Koch Latino group launches campaign against reconciliation bill

The Libre Initiative, a Latino conservative advocacy group within billionaire mega-donor Charles Koch's political network, on Friday launched an ad campaign in opposition to the multitrillion-dollar reconciliation bill being negotiated by Democrats.

Libre's ad campaign will run in Arizona, Texas and Florida, and will include mailers and digital ads aimed at Hispanic audiences.

"The economic opportunity that so many Hispanics in this country have come here searching for is on the line," said Daniel Garza, president of The Libre Initiative.

"Instead of trying to grow the economy so that more and more Americans - including those in our Hispanic community - can find work and enjoy the fruits of their labor, lawmakers in Washington are proposing massive tax hikes to pay for one of the biggest expansions of the federal government in our country's history," he added.

The reconciliation package under consideration includes what Democrats have referred to as "human infrastructure," and carries a price tag that could reach $3.5 trillion.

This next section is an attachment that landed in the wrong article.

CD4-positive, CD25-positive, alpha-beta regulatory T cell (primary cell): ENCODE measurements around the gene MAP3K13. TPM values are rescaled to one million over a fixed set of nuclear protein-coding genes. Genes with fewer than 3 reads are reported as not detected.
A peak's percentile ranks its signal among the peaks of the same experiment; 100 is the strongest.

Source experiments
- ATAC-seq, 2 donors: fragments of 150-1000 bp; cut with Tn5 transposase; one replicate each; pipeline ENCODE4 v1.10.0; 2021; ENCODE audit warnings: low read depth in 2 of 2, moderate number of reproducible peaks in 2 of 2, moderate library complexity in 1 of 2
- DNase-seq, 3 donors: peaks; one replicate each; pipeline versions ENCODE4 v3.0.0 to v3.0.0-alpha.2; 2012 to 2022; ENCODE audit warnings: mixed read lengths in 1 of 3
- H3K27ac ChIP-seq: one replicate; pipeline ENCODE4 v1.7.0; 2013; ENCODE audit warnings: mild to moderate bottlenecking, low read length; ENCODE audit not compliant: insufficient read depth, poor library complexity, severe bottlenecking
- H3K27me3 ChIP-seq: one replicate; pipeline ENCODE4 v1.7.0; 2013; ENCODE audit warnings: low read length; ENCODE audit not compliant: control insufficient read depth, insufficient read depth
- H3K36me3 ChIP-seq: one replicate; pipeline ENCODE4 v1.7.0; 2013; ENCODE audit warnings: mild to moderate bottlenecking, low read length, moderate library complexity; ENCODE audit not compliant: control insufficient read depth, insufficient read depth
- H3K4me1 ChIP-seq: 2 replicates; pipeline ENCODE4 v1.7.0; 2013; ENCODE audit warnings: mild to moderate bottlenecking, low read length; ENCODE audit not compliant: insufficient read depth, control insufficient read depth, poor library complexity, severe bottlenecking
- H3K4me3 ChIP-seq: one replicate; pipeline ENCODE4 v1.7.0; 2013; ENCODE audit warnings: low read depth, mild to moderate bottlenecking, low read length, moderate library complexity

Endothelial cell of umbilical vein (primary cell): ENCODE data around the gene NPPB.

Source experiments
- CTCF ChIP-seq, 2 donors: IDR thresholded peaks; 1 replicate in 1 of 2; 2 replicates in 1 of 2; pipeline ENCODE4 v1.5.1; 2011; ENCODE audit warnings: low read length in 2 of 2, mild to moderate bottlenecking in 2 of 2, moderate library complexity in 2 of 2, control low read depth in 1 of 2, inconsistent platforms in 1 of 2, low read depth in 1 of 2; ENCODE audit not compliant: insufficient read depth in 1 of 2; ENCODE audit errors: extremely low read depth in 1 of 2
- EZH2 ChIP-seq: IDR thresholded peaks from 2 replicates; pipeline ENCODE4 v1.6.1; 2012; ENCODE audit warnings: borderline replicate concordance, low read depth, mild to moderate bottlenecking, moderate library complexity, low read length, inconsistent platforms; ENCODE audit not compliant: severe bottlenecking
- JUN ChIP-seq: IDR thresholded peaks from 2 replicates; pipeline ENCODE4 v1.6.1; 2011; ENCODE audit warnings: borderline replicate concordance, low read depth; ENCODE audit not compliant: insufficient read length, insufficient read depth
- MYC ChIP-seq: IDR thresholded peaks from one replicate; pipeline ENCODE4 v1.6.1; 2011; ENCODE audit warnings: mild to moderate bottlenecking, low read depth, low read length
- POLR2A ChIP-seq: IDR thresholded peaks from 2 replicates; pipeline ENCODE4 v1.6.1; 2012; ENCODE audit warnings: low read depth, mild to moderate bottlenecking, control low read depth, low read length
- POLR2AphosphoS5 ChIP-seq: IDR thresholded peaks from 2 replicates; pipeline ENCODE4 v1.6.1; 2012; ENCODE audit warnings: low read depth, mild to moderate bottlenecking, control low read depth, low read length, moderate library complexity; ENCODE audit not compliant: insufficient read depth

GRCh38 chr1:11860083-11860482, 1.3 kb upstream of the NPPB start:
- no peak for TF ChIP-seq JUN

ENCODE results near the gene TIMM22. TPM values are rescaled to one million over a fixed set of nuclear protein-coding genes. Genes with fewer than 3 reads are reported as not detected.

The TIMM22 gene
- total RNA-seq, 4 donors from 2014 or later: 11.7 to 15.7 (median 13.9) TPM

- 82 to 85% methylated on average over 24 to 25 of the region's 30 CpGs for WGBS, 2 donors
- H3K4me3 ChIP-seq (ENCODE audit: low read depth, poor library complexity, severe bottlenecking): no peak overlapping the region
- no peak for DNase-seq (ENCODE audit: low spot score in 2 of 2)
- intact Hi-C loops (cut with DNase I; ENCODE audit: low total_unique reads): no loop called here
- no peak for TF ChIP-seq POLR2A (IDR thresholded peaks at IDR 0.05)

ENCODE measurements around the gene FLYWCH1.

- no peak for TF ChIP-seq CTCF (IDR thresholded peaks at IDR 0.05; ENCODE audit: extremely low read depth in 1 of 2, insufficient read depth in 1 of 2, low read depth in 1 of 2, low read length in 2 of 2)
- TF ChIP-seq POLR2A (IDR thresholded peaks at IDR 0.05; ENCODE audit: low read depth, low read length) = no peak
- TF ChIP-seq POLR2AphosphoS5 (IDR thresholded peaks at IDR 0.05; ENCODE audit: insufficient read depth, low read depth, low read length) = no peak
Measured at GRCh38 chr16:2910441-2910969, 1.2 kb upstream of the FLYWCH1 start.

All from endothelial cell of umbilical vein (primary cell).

There is tension between moderate and progressive Democrats as to the ultimate price tag, and what programs should be included, from green energy initiatives to social services like universal child care.

The Libre Initiative, a promoter of the benefits of free markets among Hispanic communities, will target the reconciliation package's overall size, its tax hikes, its energy initiatives and its expansion of government health care programs.

"As an organization committed to empowering the Hispanic community, we will not look the other way and allow this unfettered and reckless spending spree to continue unabated," said Garza.

"We will inform the Latino community about the negative effects of these harmful economic policies and mobilize our grassroots army of volunteers and activists to hold our elected officials accountable," he added.

The reconciliation package could also include immigration provisions popular among Hispanic communities, but the Democrats' first immigration proposal was nixed after being deemed to be outside Senate rules.

A reconciliation package is not subject to the Senate's filibuster, which means Democrats can pass the bill without any Republican support, but all its provisions must have a direct budgetary impact.